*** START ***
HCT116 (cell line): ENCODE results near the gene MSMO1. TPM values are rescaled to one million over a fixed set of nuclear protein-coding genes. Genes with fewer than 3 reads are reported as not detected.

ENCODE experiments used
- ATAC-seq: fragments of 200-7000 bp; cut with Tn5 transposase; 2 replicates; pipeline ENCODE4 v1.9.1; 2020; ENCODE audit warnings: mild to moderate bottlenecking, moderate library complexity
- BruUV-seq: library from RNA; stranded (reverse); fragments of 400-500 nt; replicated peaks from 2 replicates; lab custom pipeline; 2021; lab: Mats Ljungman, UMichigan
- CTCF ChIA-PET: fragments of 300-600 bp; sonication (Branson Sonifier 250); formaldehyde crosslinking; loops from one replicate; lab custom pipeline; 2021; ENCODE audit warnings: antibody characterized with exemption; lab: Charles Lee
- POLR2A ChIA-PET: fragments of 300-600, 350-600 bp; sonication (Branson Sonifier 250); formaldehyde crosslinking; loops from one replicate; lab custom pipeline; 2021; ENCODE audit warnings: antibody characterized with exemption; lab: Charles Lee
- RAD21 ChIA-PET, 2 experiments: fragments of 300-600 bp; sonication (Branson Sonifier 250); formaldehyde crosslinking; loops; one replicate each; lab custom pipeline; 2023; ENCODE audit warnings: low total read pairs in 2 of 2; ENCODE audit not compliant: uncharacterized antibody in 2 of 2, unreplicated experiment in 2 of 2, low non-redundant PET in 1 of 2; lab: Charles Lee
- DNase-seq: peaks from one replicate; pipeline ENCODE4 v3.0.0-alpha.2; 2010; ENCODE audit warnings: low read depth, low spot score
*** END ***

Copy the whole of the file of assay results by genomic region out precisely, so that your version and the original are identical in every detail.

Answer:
HCT116 (cell line): ENCODE results near the gene MSMO1. TPM values are rescaled to one million over a fixed set of nuclear protein-coding genes. Genes with fewer than 3 reads are reported as not detected.

ENCODE experiments used
- ATAC-seq: fragments of 200-7000 bp; cut with Tn5 transposase; 2 replicates; pipeline ENCODE4 v1.9.1; 2020; ENCODE audit warnings: mild to moderate bottlenecking, moderate library complexity
- BruUV-seq: library from RNA; stranded (reverse); fragments of 400-500 nt; replicated peaks from 2 replicates; lab custom pipeline; 2021; lab: Mats Ljungman, UMichigan
- CTCF ChIA-PET: fragments of 300-600 bp; sonication (Branson Sonifier 250); formaldehyde crosslinking; loops from one replicate; lab custom pipeline; 2021; ENCODE audit warnings: antibody characterized with exemption; lab: Charles Lee
- POLR2A ChIA-PET: fragments of 300-600, 350-600 bp; sonication (Branson Sonifier 250); formaldehyde crosslinking; loops from one replicate; lab custom pipeline; 2021; ENCODE audit warnings: antibody characterized with exemption; lab: Charles Lee
- RAD21 ChIA-PET, 2 experiments: fragments of 300-600 bp; sonication (Branson Sonifier 250); formaldehyde crosslinking; loops; one replicate each; lab custom pipeline; 2023; ENCODE audit warnings: low total read pairs in 2 of 2; ENCODE audit not compliant: uncharacterized antibody in 2 of 2, unreplicated experiment in 2 of 2, low non-redundant PET in 1 of 2; lab: Charles Lee
- DNase-seq: peaks from one replicate; pipeline ENCODE4 v3.0.0-alpha.2; 2010; ENCODE audit warnings: low read depth, low spot score